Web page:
By Bill Walker
Forty percent of all US imports of consumer goods come through the adjacent ports of Los Angeles and Long Beach. Most of the merchandise is initially trucked to one of thousands of distribution center warehouses in the Inland Empire of San Bernardino and Riverside counties, where it is sorted and packaged for delivery to American homes and stores.
Every day, an estimated 40,000 diesel trucks travel inland from the ports via the Interstate 710 freeway, spewing tons of dirty soot linked to lung cancer, heart attacks, asthma and other respiratory illnesses, and premature birth. The toxic toll of diesel truck emissions is why public health researchers and smog-choked residents call the I-710 corridor “the diesel death zone.”
Communities in the I-710 corridor are overwhelmingly made up of Black, Latino and lower-income populations, as are the neighborhoods around the port of Oakland, the ninth-busiest in the country, where thousands of diesels a day carry imports to an ever-growing number of warehouses in the northern San Joaquin Valley.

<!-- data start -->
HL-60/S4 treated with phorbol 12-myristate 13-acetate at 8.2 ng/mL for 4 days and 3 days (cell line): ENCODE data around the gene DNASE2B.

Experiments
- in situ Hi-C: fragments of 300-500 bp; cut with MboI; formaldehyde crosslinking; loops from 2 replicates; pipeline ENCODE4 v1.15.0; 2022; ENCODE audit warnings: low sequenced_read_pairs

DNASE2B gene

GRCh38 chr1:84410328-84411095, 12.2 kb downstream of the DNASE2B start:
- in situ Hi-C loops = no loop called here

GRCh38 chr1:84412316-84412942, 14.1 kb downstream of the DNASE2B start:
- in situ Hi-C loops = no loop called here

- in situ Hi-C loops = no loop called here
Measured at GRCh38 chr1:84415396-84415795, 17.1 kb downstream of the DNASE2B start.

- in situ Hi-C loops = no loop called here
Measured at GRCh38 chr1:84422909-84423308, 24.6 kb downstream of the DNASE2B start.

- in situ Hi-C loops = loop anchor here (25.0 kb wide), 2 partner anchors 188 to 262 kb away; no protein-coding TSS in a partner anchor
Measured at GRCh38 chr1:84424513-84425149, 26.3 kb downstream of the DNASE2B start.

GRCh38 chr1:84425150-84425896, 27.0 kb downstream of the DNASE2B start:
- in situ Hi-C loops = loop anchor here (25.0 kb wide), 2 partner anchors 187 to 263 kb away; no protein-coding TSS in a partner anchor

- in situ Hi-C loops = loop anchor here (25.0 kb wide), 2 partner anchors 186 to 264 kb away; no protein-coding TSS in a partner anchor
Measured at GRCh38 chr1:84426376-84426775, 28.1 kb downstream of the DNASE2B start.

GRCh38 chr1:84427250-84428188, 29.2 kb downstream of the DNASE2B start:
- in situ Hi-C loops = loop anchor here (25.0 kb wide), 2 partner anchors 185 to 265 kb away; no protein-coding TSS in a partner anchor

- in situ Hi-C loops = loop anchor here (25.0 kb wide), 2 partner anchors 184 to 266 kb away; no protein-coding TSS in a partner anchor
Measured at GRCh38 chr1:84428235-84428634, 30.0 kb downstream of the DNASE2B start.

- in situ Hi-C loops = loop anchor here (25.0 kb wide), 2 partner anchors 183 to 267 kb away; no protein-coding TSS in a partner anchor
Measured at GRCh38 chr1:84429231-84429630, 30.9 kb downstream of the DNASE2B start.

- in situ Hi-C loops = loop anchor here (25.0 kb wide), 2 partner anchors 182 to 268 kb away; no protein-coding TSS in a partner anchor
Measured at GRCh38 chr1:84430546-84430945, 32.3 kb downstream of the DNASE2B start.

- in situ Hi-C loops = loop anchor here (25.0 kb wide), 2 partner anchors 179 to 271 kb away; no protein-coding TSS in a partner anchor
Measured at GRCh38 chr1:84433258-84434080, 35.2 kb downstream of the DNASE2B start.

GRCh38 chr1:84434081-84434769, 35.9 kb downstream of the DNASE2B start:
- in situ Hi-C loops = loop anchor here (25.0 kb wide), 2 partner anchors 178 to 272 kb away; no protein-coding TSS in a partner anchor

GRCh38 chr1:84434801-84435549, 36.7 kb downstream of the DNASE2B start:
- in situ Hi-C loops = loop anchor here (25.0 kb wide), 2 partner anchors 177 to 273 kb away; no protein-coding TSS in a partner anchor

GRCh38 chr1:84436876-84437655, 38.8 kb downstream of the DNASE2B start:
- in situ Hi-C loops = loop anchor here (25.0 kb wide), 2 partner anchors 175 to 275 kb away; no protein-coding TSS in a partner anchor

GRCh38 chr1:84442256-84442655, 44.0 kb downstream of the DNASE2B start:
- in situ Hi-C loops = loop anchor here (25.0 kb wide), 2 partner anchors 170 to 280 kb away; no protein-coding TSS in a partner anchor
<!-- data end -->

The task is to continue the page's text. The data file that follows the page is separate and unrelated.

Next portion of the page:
Port communities suffer disproportionately for America’s addiction to cheap imports. But diesel pollution “plagues every corner of the country,“ according to the nonprofit Clean Air Task Force. Nationwide, almost 70% of all freight is carried by more than 11 million diesel trucks.
Unlikely as it may seem to anyone ever stuck behind a smoke-belching big rig, for decades diesel was actually hyped as a cleaner fuel than gasoline. But 25 years ago, California state scientists identified diesel exhaust as a toxic air contaminant, based on its potential to cause cancer. After numerous other studies confirmed and strengthened the finding, in 2012 the International Agency for Research on Cancer, an arm of the World Health Organization, classified diesel exhaust as carcinogenic to humans.